Don’t Save the Best for Last
Eat Your Good Stuff First
I come from what my mother used to call pioneer stock; a nice way of saying we were a notch up from poverty. Pioneer was code for frugally saving your few good possessions for some distant unspecified time and making do with less. I grew up wearing hand-me-down clothes and shoes from more well-off cousins, and our family saved the good china for special occasions and holidays. Typically, we squirreled our good things away until they fall apart, at which point we fixed them and then used them.That kind of early training is hard to shake, and even now, I look down and see I am wearing a pair of black pants that are 23 years old (but still serviceable!). I’ve tried to throw them out, but we have a lot of history.
The concept of first-in, first-out may have been invented by my forebears, who saved the best for last even with food. Could we take a bite from a delicious red tomato hanging on the vine in our garden? Of course not. Our dinner salad would contain the tomatoes and lettuce that had been sitting there for a while and had, in the meantime, gone bad. So now, the freshly picked tomato and lettuce was next in line to go bad. Looking back, my whole childhood was caught in the cycle of eating food slightly past its prime.
When Glen and I moved onto a sailboat, that kind of thinking went overboard along with the rotten produce. Food is a huge morale factor on a boat, and meals the only punctuation of time, especially when crossing oceans. Preparing for long weeks at sea required provisioning (the term sailors use instead of stockpiling); overfilling produce in the cotton nets hanging from the galley ceiling. Dodging their swinging trajectory when the boat rocked and rolled made things interesting. When conditions quieted down I rotated the produce to ensure the stuff at the bottom didn’t get bruised and checked for rotting. How fruit flies can smell rotting bananas in the middle of the ocean is still a mystery, but I always took their presence personally. As I sign I had failed. And that happened a lot because in warm latitudes, something was always on the verge of going bad and had to be culled. At first it was hard to throw out the rotten piece of fruit of veggie, but shedding the poverty teachings of my childhood was essential to our morale and health while sailing around the world.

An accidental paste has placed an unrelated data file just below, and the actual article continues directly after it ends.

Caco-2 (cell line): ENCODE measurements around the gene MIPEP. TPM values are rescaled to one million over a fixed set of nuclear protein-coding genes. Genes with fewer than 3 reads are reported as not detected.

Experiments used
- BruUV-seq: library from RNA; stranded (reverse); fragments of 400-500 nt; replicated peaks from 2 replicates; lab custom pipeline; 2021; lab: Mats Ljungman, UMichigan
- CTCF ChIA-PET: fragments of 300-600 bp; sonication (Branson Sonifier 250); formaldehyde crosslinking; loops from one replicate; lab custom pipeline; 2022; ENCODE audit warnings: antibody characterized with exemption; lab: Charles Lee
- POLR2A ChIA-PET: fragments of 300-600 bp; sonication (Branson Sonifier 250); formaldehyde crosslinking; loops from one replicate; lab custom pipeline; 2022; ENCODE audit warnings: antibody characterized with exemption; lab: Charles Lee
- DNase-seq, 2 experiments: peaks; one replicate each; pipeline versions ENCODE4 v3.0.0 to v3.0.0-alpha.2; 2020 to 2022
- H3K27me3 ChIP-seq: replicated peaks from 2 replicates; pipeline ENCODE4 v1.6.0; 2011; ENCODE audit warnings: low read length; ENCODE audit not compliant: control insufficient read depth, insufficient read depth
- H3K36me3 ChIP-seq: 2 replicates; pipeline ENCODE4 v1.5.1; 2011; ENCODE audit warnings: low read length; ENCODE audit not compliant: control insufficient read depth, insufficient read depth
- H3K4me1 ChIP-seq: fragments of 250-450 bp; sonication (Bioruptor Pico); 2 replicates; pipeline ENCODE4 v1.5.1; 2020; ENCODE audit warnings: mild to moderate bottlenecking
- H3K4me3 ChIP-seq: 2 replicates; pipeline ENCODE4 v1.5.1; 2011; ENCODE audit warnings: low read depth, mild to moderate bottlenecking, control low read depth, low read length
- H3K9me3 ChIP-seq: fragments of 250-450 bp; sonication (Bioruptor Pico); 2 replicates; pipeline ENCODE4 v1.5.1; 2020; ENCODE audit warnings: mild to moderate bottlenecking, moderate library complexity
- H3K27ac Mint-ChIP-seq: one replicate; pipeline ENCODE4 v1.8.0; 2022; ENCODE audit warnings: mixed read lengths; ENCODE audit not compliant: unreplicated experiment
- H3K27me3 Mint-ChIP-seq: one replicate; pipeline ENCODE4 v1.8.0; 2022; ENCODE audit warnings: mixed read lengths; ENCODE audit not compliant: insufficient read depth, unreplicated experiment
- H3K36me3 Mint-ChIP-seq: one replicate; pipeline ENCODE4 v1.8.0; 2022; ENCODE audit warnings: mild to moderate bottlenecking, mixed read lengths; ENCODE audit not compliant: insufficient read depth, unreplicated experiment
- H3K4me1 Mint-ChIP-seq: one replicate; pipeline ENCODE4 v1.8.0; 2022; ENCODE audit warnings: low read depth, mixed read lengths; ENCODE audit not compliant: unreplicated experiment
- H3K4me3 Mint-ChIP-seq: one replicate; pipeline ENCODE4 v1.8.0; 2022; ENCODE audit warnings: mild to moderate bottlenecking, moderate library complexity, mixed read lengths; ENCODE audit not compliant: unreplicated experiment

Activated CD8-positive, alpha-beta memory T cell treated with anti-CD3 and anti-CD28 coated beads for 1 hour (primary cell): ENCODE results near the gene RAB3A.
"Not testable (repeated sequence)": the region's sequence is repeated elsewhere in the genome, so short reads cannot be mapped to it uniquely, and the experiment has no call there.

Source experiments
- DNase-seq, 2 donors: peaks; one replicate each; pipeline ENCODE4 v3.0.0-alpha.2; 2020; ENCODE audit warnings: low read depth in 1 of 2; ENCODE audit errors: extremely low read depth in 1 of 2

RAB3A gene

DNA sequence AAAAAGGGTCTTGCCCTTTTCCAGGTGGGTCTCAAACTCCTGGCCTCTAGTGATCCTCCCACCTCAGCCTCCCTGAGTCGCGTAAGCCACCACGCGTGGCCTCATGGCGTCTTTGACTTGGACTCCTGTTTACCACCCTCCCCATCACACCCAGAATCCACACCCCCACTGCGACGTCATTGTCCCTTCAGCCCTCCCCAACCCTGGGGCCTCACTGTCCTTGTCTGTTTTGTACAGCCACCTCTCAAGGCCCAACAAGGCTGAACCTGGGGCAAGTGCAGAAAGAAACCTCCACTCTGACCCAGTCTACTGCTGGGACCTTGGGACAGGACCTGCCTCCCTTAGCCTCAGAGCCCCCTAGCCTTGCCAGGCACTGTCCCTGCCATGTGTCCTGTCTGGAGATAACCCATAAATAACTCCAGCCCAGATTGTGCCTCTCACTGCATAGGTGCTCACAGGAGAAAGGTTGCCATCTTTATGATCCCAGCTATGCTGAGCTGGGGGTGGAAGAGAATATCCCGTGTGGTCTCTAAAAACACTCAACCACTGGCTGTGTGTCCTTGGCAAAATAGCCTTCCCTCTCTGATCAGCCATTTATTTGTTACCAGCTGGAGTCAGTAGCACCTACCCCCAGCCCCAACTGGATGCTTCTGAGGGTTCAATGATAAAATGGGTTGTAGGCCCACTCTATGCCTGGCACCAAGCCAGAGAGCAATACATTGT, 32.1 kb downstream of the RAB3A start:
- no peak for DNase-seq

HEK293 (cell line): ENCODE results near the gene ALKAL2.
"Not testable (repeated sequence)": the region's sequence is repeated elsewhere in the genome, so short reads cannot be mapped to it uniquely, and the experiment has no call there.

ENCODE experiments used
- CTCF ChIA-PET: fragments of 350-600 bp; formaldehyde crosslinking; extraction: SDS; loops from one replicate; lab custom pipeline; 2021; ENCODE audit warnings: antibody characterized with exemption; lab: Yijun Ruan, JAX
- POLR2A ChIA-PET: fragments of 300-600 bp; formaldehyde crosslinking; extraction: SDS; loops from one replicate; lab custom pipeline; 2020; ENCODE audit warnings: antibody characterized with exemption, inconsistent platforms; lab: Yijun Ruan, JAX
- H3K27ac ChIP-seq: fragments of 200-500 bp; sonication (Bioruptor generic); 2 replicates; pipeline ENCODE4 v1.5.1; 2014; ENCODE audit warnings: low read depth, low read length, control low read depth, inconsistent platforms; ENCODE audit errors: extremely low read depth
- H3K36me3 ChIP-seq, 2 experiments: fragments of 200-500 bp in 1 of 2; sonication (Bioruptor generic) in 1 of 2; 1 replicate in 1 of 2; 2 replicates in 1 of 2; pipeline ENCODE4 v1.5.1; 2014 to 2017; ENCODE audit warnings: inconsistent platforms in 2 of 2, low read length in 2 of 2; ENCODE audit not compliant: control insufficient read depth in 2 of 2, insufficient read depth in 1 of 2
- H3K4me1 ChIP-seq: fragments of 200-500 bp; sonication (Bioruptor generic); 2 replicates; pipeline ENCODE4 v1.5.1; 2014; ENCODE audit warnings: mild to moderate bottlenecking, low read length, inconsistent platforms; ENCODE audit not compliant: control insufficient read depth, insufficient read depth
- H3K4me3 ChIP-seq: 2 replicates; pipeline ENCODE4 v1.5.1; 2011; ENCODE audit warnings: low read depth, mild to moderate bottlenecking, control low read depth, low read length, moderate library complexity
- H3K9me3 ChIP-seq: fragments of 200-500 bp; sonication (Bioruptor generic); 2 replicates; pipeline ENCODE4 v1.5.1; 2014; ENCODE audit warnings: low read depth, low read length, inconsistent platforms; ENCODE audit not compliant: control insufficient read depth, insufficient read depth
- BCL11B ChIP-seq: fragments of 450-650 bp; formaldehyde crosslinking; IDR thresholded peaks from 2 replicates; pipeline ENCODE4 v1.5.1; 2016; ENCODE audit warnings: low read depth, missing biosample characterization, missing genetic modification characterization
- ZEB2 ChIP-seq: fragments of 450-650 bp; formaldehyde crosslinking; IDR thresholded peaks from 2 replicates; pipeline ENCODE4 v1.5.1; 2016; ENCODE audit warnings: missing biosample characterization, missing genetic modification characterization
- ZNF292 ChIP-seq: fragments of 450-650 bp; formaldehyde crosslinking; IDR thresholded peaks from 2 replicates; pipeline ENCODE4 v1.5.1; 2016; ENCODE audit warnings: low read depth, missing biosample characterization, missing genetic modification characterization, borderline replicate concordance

During the COVID-19 lockdown I look upon our cabin in the woods as a kind of boat. Finding and replenishing stores of fresh produce is difficult in the small town where we live, and I manage our precious, limited resources like I did on the boat. It’s still a challenge and it never comes out perfectly. Some things bought in bulk, like a bag of onions or avocados may have been improperly stored and contain rotting produce when you buy it. Despite my best planning, there is only so much that two medium-sized adults can eat. These difficult times rekindle the scarcity thinking of my childhood. Though it went against my frugal nature, yesterday I threw out an onion that was rotten in the middle instead of trying to use the less squishy parts. Instead, I reached for our last fresh onion, appreciating the crisp sound it made as I chopped it up for chili Glen was making.
It might be awhile before we can source more fresh onions, but when we do, the ones we eat will fresh, healthy and tasty. No matter how hard, I will pick fresher vegetables to eat over ones on the verge of rotting. I’m going to do it. I’m worth it.
Now if I could only find someone who needs a great pair of well-used but serviceable size 8 pants.